Director of Research at PAISRI
You want more good and less bad in the world? Would it be better if we had a little more good and a little less bad? If so, then we should care about the efficiency of our efforts to make the world better.
*note that I of course here mean something like efficiency that includes Pareto efficiency, not the narrow notion of efficiency we use everyday; you could also say “effective” but you asked for why giving should be effective, and we can ground effectiveness in Pareto efficiency across all dimensions we care about
I’ve been pretty skeptical that mental health is something EAs should focus on. One thing I see lacking in this report (apologies if it’s there and I didn’t find it) seems to be a way of comparing it to alternatives, since I don’t think that mental health is a source of suffering for people is in question, but whether it’s compares favorably to other issues.
For example I’d love something like QALY analysis on mental health that would allow us to compare it to other cause areas more directly.
Having lived with someone who suffered chronic kidney stones, at least within the US, a huge problem in recent years has been the over-reaction to the so-called opioid crisis. The result has been a decreased willingness to actually treat what we might call chronic acute pain, like the kind that comes from kidney stones.
This is a somewhat technical distinction I’m making here. Kidney stone pain is acute in that it has a clear cause that can be remediated. However if someone produces kidney stones chronically (let’s say at least one a month), they are chronically in acute pain. This creates a problem because standard treatment protocols for chronic pain don’t always work because this is a continuous level of pain above what’s normally experienced by chronic pain sufferers, perhaps with the exception of migraines. But since migraine pain is best treated with non-opioid drugs, they don’t run into the same problems as chronic kidney stone sufferers do who need repeated access to opioids to deal with pain that can break through maintenance pain medications.
The result is people left in agony who suffer from chronic kidney stones that are resistant to treatment because of restrictions on opioid drug use in the name of curbing abuse. To make matters worse, treatment can become a catch-22: chronic pain doctors won’t treat such pain because it’s “acute” and at some point other doctors will stop wanting to treat repeated kidney stones because they are “chronic”. The incentives are aligned perfectly to get doctors to not treat these patients since they can risk losing their license for improperly prescribing opioids. It doesn’t matter if it’s valid, all that matters is that it looks suspicious in a database, and doctors would rather avoid that attention than risk it to treat patients (but of course not all doctors are like this, just that there’s a lot of them who follow the incentives rather than work against them in the name of patient care).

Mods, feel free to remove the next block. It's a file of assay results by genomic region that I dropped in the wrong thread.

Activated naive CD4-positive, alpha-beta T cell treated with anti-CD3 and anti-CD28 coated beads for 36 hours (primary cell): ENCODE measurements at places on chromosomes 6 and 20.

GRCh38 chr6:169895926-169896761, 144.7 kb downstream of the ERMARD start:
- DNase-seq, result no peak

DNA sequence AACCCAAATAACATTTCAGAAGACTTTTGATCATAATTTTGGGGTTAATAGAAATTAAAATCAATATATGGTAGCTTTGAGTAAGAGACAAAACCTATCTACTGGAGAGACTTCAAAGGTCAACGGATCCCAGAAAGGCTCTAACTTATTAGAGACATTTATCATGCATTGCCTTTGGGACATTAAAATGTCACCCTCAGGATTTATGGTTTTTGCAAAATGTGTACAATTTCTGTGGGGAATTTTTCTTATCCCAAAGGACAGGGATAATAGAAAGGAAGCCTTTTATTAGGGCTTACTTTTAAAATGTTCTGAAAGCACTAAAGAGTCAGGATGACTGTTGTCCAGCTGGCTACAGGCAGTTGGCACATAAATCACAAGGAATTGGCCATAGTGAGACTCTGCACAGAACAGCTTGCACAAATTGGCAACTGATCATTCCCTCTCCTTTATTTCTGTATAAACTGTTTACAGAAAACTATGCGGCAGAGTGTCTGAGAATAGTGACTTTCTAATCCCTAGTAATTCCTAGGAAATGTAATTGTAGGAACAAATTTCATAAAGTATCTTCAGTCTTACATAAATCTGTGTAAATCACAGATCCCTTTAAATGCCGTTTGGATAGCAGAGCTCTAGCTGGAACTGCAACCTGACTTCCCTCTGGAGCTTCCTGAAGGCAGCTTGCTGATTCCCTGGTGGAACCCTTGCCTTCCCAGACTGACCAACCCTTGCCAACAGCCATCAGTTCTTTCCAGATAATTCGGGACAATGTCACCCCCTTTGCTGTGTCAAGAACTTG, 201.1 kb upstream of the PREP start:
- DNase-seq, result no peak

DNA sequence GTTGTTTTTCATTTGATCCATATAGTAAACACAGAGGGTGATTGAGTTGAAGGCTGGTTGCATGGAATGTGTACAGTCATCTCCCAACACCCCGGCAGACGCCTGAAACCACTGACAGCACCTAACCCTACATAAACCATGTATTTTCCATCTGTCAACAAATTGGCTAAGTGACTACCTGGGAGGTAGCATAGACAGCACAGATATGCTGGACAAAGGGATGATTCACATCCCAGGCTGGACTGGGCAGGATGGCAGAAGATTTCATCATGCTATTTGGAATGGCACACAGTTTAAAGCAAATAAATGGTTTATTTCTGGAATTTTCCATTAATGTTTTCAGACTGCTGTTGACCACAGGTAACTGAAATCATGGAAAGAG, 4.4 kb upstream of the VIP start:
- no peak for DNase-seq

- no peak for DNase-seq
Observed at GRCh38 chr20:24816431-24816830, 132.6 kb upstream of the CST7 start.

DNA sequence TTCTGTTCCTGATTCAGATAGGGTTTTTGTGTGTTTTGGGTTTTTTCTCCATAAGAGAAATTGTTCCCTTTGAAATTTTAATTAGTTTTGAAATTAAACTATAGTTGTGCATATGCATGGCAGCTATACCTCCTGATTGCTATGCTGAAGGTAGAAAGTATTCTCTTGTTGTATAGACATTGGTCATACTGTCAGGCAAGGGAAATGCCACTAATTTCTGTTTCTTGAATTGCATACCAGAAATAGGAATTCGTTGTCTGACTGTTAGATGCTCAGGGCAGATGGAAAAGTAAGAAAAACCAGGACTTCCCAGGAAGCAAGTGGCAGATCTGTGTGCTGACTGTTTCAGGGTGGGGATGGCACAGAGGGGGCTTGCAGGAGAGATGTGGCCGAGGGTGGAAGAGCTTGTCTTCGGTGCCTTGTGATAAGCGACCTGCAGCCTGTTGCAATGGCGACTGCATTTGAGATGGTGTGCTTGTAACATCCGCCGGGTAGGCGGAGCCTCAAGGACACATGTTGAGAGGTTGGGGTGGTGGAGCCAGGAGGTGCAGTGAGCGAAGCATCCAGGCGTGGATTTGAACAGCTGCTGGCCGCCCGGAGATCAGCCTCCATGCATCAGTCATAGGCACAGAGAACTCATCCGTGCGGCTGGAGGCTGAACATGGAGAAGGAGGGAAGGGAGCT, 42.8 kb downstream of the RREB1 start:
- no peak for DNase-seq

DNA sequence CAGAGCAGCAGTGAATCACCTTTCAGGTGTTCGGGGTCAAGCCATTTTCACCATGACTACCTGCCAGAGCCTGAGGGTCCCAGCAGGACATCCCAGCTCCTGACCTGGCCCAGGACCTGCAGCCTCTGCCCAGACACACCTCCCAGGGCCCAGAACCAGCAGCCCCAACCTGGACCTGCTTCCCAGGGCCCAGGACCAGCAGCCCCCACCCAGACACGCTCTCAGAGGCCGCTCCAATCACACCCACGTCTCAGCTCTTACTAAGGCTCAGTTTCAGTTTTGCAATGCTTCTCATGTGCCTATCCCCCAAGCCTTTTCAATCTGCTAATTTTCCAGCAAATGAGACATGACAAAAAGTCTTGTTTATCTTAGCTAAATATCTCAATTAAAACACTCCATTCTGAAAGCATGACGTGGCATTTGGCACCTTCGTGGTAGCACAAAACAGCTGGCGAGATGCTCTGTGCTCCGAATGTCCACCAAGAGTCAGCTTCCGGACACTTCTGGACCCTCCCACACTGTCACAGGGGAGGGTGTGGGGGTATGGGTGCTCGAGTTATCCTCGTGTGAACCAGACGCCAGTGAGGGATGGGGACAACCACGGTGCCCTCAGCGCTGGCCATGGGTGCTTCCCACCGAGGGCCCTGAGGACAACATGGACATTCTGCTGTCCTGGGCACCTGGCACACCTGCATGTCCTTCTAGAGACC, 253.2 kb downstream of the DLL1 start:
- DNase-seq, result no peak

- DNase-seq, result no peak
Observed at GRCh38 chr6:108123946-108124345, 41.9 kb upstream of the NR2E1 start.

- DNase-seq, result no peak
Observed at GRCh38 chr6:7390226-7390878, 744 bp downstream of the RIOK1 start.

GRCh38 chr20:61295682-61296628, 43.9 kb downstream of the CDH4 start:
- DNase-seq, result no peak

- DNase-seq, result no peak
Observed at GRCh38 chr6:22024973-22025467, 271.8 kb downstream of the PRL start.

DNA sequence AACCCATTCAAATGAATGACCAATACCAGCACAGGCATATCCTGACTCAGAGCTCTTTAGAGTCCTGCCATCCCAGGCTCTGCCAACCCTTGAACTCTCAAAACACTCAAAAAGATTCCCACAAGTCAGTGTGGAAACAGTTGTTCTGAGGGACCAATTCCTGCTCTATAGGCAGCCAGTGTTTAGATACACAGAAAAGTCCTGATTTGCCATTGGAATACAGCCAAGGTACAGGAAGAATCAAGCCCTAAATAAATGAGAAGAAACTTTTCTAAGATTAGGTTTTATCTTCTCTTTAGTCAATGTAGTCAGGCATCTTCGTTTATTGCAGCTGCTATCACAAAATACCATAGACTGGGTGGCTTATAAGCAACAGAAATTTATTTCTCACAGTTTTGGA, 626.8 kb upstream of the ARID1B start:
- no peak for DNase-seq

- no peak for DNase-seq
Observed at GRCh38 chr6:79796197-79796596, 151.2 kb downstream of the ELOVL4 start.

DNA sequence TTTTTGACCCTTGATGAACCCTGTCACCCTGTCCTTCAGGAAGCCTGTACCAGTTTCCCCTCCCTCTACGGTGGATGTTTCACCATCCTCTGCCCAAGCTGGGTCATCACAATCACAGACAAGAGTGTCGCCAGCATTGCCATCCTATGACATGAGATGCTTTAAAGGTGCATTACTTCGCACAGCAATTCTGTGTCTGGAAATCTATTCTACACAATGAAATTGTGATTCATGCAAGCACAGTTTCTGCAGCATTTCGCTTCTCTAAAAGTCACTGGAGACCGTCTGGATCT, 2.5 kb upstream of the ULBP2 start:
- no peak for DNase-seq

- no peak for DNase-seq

Regarding the difference in prevalence between chronic pain in men and women, there’s a tendency, at least within the US medical system, to dismiss women’s pain more often than men. A good example of this is pain resulting for endometriosis, which is often dismissed or downplayed by doctors as “just bad period cramps” rather than a serious source of chronic pain. So too for many other sources of pain unique to women.
I don’t have a source, but my experience is that most of this seems to be due to a variant of the typical mind fallacy: male doctors and some female doctors have never experienced similar pain and so fail to appreciate its severity and sympathize with it less on the margin, being more likely to recommend more conservative treatment rather than more aggressively try to remediate the pain.
My model is the that the global angle is kind of boring: the drug war was pushed by the US, and I expect if the US ends it then other nations will either follow their example or at least drift in random directions with the US no longer imposing the drug war on them by threat of trade penalties.
I think this starts to get at questions of tractability, i.e. how neglected is this contingent on tractability (and vice versa). In my mind this is one of the big challenges of any kind of policy work where there’s already a decent number of folks in the space: you have to have reasonably high confidence that you can do better than everyone else is doing now (and not just that you have an idea for how to do better, but like can actually succeed in executing better) in order for it to cross the bar of a sufficiently effective intervention (in expectation) to be worth working on.
I would expect this not to be very neglected, hence I would expect EAs to be able to have much impact here only if, for example, it’s effectively neglected because the existing people pushing for an end to the drug war are unusually ineffective.
For example, there’s already NORML, who’s been working on cannabis angle of this since the 1970s to decent success, Portugal has already ended the drug war locally, and Oregon recently decriminalized possession of drugs for personal use.